PROVIDENCE, R.I. — In an election year when anger and mistrust have upended races across the country, toppling moderates and elevating white-hot partisans, Mayor Michael R. Bloomberg is trying to pull politics back to the middle, injecting himself into marquee contests and helping candidates fend off the Tea Party.
New York’s billionaire mayor, whose flurry of activity is stirring a new round of speculation about his presidential ambitions, is supporting Republicans, Democrats and independents who he says are not bound by rigid ideology and are capable of compromise, qualities he says he fears have become alarmingly rare in American politics.
In the last election, Mr. Bloomberg, the nation’s most prominent and wealthiest independent elected official, explored the possibility of a presidential run but concluded that the moment was not right for a third-party candidacy. But his plunge back into national politics suggests he is once again seeking to elevate his profile and test the viability of running as a centrist problem solver.
Mike Murphy, a Republican political strategist who is advising Ms. Whitman’s campaign, called Mr. Bloomberg “a very special breed.”
“People see him not through a Democratic or Republican prism, but through a results, grown-up, get-it-fixed, make-it-work prism, which is very attractive,” Mr. Murphy said. “He has a very wide appeal.”
Ironic that the Times piece comes on the same weekend as this News article:
Mayor Bloomberg's political mastermind was outed in court papers Friday as the architect of a plan to hide $1.1 million in Election Day poll-watching.
Indicted campaign aide John Haggerty said in a 41-page motion that former Deputy Mayor Kevin Sheekey convinced Bloomberg to hire the state Independence Party to do the monitoring - instead of using his own campaign team.
Bloomberg's money went into the party's "housekeeping account," which is supposed to support only general party activities.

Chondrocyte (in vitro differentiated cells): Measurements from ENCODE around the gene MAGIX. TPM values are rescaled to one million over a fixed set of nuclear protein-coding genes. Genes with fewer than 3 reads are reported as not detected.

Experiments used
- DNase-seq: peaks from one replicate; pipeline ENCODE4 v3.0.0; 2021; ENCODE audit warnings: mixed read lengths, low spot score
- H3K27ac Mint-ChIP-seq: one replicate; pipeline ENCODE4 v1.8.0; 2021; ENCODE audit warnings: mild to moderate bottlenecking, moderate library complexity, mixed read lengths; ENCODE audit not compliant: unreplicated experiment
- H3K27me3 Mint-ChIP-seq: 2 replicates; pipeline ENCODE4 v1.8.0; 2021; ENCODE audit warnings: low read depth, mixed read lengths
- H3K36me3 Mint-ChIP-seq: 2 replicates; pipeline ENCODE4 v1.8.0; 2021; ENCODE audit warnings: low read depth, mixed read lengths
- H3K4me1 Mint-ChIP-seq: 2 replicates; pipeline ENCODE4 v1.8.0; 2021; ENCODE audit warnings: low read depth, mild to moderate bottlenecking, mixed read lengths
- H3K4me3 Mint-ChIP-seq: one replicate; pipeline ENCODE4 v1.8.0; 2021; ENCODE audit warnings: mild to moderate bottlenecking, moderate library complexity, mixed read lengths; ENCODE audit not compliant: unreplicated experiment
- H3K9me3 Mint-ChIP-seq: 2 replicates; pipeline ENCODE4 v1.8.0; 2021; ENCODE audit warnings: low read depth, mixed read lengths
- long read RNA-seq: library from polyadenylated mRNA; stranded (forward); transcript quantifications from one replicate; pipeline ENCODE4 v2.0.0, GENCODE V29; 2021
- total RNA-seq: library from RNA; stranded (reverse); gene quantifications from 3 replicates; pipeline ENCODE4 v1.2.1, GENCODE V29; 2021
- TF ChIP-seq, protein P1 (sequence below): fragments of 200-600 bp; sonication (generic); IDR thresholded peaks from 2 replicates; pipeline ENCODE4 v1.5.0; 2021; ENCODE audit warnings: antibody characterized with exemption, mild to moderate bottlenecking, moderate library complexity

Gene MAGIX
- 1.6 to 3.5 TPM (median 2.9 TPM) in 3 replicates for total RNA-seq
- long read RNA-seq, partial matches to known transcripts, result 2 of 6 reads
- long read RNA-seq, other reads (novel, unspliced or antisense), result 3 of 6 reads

The Independence Party wasn't required to report the spending until two months after Bloomberg's reelection on Nov. 3, 2009. The party simply listed payments to a shell company Haggerty set up.
"It was Mr. Sheekey who decided that Mr. Haggerty should contact the Independence Party and request that ballot security be conducted through that political party," Haggerty's lawyers wrote.
Sheekey, who is now at Bloomberg LP, did not respond to requests for comment.
Haggerty is charged with stealing most of the $1.1 million and using at least $750,000 to buy a Queens home.
His lawyers say Haggerty ran a successful operation under the terms of Sheekey's arrangement - and that since Bloomberg donated the money to the Independence Party, he had no right to tell them how to spend it.
Deputy Mayor Howard Wolfson said Bloomberg did nothing wrong.
"It was a donation," Wolfson said. "It was not an expenditure."
Ah, yes Bloomberg will be the "savior" of the country in 2012 because he is above petty politics and business as usual.
If they keep digging into this Haggerty story, it eventually reaches Bloomberg.
And if they dig even more, they'll find other stories like this one too.
Bloomberg uses his money to subvert democracy and buy elections.
That's what he does.
That's what he did in 2009 when he won his illegal third term.
That's what he's doing right now in 2010.
And if conditions are right, he'll try doing the same in 2012 if and when he tries to buy the White House with his cash.
There is nothing "special" about Bloomberg.
He's just another crooked politician.